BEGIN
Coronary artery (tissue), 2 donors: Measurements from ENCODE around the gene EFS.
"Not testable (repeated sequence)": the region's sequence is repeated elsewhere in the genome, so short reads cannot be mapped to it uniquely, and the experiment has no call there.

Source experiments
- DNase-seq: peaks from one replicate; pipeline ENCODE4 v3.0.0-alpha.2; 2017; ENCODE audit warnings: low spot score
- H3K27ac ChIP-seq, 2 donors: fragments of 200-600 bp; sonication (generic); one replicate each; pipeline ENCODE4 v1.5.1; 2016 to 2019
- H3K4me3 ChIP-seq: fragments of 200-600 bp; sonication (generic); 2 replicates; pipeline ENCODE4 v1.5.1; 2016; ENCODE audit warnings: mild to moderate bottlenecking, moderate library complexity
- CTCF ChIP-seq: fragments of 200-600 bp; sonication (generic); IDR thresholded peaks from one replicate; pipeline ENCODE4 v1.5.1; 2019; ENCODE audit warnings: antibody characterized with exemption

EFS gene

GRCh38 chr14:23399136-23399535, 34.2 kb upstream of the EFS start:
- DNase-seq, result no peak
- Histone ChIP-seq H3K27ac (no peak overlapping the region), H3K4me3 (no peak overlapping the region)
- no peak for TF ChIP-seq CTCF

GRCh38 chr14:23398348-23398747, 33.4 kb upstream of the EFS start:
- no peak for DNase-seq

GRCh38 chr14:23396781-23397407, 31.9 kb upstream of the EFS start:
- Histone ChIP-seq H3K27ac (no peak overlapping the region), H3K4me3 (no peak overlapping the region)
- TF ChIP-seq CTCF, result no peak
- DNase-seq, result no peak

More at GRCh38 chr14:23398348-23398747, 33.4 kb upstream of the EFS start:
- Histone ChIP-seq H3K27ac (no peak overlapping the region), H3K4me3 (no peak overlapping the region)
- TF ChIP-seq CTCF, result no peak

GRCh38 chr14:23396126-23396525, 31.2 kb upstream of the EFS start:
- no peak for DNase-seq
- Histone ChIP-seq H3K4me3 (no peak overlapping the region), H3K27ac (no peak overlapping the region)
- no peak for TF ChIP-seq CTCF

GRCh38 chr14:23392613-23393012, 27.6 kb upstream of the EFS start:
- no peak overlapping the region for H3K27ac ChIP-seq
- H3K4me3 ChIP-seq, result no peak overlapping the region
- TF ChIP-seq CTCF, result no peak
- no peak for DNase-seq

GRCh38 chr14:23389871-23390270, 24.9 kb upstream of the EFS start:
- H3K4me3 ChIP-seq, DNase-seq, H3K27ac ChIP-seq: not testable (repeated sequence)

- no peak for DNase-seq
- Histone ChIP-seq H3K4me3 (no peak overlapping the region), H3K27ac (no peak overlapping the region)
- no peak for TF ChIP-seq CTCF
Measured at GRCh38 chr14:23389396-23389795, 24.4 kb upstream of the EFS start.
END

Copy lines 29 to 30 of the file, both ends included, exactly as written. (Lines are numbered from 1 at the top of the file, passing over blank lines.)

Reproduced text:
- TF ChIP-seq CTCF, result no peak
- no peak for DNase-seq